The Brock Talk

Friday, March 25, 2011

Spiral Stakes History Dotted With Popular Stars

Although the $500,000 Vinery Racing Spiral Stakes took a hit from the North American Graded Stakes Committee this year by being dropped a class down to grade 3, the marquee event for Turfway Park in Florence, Kentucky has featured some significant stars preparing for the first Saturday in May.

Although the race had attracted several good horses since the first running in 1972, it wasn’t until D. Wayne Lukas brought Marfa to Turfway Park to win the 1983 Jim Beam Spiral Stakes when the race began to garner national attention. Marfa went on to finish fifth in the Kentucky Derby (gr. 1) that year behind winner Sunny’s Halo and fourth in the Preakness behind Deputed Testamony. A year later the race was given grade 3 status and was quickly becoming the new race on the block for those preparing for the Kentucky Derby.

Three years later Broad Brush was shipped to Turfway from his home base in Maryland to win the Jim Beam Spiral Stakes before finishing third in both the 1986 Kentucky Derby and Preakness.

The Spiral Stakes then hit it’s golden years in the 1990s starting with 1990 winner Summer Squall and 1991 winner Hansel, both of which would go on to win the Preakness. Hansel also set the track record for a 1-1/8 miles, stopping the clock in 1:46.60. A year later the Spiral Stakes was won by Lil E. Tee and few weeks later the race had produced its first Kentucky Derby winner as Lil E. Tee won also won the 1992 Run for the Roses. The roll through the decade continued as 1993 winner Prairie Bayou would become the third future Preakness winner in four years to have gone through the Turfway Park winner’s circle.

In 1995, Serena’s Song (photo above) became the first filly to win the Jim Beam Spiral Stakes, and while she had little impact on the Triple Crown, the D. Wayne Lukas-trainee would defeat colts in the Haskell Invitational (gr. 1). The future Hall of Fame filly also won the grade 1 Beldame Stakes over older mares in New York that year and was eventually named the Champion 3-Year-Old Filly of 1995.

Jockey Pat Day has the record for the most Spiral Stakes victories with five, but trainer William E. Adams has the most impressive streak in the races history. From 1977-80, Adams trained seven consecutive winners of the Spiral Stakes as the race was split into two divisions in three of those four years.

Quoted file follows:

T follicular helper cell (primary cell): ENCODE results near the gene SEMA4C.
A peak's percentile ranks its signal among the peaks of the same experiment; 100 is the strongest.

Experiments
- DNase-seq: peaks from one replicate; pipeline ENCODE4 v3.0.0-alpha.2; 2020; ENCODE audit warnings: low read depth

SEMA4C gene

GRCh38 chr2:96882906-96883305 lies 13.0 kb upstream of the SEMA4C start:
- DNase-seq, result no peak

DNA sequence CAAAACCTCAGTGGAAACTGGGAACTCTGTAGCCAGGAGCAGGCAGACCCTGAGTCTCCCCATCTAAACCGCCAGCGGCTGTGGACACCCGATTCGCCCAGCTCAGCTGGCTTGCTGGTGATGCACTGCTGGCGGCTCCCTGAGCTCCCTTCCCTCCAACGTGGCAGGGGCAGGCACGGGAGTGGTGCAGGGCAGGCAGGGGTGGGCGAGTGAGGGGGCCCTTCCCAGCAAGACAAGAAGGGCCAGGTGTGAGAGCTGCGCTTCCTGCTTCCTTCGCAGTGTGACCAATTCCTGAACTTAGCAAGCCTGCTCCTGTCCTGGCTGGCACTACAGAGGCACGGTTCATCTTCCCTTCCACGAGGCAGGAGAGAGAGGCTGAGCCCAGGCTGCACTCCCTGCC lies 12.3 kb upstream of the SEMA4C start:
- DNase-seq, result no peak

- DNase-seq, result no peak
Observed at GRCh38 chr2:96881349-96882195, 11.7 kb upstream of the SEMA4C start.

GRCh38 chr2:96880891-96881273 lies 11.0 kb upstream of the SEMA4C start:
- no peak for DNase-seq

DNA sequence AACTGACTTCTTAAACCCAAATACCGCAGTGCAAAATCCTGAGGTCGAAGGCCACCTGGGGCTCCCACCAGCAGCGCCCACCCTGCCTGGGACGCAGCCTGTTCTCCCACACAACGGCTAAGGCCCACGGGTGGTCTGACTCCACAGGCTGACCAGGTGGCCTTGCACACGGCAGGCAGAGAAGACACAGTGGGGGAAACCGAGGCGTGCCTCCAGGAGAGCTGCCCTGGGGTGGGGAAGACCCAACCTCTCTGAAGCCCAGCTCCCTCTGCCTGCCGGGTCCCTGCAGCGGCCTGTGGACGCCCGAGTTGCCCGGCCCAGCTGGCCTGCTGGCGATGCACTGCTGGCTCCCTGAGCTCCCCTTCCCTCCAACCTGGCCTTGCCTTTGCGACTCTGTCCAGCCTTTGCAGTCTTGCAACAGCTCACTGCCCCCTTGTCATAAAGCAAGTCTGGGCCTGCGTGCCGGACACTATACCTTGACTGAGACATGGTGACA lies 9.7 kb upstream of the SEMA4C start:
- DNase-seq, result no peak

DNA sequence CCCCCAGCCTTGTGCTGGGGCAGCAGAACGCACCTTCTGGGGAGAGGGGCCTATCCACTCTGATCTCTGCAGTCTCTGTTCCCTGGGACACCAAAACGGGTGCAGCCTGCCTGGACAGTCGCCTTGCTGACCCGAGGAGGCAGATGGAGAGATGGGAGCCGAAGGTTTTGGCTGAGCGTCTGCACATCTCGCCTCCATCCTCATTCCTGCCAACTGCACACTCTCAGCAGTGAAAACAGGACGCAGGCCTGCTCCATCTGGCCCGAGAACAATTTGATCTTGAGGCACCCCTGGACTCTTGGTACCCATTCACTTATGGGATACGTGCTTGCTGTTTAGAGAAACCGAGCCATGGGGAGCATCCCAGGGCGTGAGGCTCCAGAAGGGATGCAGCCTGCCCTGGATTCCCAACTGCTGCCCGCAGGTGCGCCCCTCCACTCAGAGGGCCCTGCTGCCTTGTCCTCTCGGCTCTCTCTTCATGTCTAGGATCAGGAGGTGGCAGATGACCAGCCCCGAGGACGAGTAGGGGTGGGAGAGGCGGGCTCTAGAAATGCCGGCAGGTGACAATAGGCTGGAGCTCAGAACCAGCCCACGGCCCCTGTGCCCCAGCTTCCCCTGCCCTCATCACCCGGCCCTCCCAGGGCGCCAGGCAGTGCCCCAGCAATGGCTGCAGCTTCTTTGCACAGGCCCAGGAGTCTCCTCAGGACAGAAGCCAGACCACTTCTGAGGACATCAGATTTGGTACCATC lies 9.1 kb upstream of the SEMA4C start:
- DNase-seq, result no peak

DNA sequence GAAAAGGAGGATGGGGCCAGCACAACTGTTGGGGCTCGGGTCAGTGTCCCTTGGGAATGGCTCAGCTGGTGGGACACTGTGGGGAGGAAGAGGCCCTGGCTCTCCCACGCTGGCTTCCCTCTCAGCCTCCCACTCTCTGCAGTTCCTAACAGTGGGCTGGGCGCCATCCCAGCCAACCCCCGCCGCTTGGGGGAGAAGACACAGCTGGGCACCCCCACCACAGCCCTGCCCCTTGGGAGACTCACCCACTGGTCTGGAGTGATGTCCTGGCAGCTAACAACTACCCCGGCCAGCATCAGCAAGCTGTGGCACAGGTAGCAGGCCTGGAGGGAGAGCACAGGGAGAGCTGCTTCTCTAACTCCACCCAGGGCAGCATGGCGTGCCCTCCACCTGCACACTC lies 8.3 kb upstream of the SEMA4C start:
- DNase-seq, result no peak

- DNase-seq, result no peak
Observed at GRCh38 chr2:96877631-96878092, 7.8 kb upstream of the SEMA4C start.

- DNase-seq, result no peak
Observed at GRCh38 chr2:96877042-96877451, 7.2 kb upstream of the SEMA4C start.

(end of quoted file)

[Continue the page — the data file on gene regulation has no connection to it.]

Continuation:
The Spiral Stakes may have lost a bit of its luster over the last few years, but it has still produced some popular Derby contenders in Hard Spun and Perfect Drift.

Hard Spun won the 2007 Spiral (Then named the Lane’s End Stakes), before finishing in the money in all three Triple Crown races. He finished second in the Kentucky Derby behind Street Sense then finished third in the Preakness and fourth in the Belmont.

Perfect Drift was third in the Kentucky Derby behind winner War Emblem, but his 3-year-old year was just the start of a long career. He would go on to run at age seven and appeared in five consecutive Breeders’ Cup Classics (gr. ) from 2002-2006, finishing third in 2005 and fourth in 2004. Perhaps his best year was 2003 when Perfect Drift won the Stephen Foster Handicap (gr. 1), the Hawthorne Gold Cup (gr. 2), the Kentucky Jockey Club Handicap (gr. 2), and the Washington Park Handicap (gr. 3). Two years later, he would win his second Washington Park Handicap in track record time and finish second in the Breeders’ Cup Classic.

While this year’s Vinery Racing Spiral Stakes does not an Uncle Mo, Dialed In or any of the other leading 3-year-olds this year, the field is again solid. And if history tells us anything, there’s probably a star somewhere in the field.

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